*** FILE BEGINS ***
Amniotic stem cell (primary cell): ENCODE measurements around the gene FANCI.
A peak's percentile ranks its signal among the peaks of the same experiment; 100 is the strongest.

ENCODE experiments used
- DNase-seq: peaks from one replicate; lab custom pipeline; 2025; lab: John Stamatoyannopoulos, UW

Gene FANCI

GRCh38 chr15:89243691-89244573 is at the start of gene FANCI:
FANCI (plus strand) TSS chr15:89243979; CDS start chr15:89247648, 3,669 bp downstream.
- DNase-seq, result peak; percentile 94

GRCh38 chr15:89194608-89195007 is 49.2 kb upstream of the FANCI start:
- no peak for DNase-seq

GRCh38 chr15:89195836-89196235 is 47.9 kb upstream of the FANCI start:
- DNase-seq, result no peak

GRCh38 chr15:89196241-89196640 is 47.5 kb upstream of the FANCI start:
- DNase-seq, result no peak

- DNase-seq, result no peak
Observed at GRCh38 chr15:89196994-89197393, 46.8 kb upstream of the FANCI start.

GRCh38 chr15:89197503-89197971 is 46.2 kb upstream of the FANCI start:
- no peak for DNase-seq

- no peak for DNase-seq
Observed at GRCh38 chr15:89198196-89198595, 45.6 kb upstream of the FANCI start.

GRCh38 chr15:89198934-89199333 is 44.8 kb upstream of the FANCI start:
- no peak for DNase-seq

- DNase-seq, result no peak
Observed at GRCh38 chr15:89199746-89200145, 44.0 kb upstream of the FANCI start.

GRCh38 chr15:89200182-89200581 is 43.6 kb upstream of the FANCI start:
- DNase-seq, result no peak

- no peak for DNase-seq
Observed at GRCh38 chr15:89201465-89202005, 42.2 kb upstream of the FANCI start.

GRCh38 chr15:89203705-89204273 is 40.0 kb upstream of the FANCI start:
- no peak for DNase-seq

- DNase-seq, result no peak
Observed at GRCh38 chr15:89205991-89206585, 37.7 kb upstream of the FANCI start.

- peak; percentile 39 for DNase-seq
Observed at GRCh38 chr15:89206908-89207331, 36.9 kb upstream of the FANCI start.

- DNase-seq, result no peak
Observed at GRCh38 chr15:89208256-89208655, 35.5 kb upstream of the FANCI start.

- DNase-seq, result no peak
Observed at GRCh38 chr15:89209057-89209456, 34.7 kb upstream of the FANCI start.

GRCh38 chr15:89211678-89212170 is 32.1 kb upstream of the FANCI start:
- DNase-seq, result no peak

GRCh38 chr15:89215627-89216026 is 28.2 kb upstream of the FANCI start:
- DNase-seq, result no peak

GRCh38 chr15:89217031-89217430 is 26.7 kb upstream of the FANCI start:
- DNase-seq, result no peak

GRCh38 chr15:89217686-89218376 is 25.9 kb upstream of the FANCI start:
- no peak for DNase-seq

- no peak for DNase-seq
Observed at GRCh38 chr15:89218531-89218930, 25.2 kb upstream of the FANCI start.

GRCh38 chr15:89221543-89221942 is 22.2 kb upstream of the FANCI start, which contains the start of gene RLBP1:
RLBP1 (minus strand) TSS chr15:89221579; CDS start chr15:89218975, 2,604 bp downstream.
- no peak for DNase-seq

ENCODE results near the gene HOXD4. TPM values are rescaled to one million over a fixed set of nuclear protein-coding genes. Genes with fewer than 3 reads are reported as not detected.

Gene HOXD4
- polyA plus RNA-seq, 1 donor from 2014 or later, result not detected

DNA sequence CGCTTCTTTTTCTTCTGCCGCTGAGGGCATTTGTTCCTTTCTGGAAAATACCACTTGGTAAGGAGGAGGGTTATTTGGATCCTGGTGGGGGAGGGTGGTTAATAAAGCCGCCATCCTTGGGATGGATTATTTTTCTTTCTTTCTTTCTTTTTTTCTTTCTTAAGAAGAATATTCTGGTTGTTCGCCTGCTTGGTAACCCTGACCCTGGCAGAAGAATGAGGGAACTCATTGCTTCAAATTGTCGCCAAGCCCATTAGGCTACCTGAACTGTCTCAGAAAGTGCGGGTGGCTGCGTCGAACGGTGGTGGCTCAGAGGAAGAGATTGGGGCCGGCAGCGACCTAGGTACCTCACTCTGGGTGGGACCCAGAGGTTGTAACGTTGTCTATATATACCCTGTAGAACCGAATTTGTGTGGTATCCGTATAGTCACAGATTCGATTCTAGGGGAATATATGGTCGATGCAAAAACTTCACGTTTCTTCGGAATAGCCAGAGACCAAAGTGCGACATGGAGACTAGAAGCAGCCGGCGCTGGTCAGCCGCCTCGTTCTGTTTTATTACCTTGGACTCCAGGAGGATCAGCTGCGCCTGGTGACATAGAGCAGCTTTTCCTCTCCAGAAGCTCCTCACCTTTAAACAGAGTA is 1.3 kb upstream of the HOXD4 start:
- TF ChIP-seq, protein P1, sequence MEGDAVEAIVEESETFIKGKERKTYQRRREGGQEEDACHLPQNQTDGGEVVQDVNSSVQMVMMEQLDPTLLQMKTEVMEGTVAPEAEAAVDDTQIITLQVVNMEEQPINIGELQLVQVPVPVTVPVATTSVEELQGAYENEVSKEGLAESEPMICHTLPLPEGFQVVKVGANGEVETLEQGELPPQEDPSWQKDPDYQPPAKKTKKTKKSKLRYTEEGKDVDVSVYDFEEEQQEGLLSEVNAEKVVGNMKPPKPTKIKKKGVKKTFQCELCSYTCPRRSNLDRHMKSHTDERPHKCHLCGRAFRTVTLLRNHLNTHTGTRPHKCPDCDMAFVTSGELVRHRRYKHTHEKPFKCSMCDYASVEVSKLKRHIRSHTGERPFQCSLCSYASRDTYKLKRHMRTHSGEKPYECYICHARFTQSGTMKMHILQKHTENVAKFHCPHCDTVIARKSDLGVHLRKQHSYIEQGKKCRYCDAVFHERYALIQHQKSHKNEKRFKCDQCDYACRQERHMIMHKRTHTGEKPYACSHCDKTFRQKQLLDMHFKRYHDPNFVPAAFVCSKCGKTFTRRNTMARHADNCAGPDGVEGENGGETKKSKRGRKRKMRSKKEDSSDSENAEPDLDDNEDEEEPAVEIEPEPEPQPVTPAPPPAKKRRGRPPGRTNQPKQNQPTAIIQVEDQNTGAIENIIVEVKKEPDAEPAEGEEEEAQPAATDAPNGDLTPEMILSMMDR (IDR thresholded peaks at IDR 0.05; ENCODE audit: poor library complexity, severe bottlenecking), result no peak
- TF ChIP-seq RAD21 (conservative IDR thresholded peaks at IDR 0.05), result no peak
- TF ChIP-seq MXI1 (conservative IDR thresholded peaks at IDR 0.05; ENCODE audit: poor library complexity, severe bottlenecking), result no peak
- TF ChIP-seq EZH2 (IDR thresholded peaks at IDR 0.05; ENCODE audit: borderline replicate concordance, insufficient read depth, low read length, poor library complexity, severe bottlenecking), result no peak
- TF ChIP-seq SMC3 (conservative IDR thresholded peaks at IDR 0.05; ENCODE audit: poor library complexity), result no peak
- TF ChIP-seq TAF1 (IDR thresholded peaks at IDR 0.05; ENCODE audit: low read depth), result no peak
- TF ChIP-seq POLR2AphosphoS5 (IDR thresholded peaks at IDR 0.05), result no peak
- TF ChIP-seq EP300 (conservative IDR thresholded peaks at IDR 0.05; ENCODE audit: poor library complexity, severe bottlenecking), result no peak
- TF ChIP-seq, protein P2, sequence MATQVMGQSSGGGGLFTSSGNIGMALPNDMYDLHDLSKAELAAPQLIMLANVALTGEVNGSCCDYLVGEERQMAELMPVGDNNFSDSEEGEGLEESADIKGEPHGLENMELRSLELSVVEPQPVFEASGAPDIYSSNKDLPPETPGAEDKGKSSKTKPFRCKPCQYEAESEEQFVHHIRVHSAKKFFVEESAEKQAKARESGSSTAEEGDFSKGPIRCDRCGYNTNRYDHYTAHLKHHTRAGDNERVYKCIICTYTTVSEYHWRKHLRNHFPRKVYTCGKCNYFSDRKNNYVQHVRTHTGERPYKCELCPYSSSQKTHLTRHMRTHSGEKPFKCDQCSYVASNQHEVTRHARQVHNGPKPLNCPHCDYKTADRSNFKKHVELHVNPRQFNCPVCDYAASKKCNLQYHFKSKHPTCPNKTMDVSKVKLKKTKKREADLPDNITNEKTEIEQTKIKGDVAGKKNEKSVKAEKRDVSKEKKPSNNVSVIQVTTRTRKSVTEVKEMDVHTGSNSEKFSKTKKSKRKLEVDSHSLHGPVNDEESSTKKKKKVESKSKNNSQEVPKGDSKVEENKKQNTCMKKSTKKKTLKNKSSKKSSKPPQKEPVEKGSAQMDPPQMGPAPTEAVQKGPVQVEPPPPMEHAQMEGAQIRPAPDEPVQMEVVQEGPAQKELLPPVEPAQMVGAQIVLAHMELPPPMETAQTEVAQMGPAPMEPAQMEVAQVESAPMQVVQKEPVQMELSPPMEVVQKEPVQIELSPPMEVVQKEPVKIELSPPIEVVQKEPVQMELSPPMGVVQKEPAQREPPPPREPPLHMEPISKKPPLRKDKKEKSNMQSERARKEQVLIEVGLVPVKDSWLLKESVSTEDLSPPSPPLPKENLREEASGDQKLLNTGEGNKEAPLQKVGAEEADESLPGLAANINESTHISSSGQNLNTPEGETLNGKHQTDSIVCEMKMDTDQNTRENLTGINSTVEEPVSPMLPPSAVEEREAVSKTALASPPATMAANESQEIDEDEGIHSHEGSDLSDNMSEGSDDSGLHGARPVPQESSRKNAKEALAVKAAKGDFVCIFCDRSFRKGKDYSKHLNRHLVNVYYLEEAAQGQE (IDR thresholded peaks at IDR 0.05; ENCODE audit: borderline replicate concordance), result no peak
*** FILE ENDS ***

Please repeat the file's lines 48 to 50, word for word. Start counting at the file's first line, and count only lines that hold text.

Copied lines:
Observed at GRCh38 chr15:89218531-89218930, 25.2 kb upstream of the FANCI start.

GRCh38 chr15:89221543-89221942 is 22.2 kb upstream of the FANCI start, which contains the start of gene RLBP1:
RLBP1 (minus strand) TSS chr15:89221579; CDS start chr15:89218975, 2,604 bp downstream.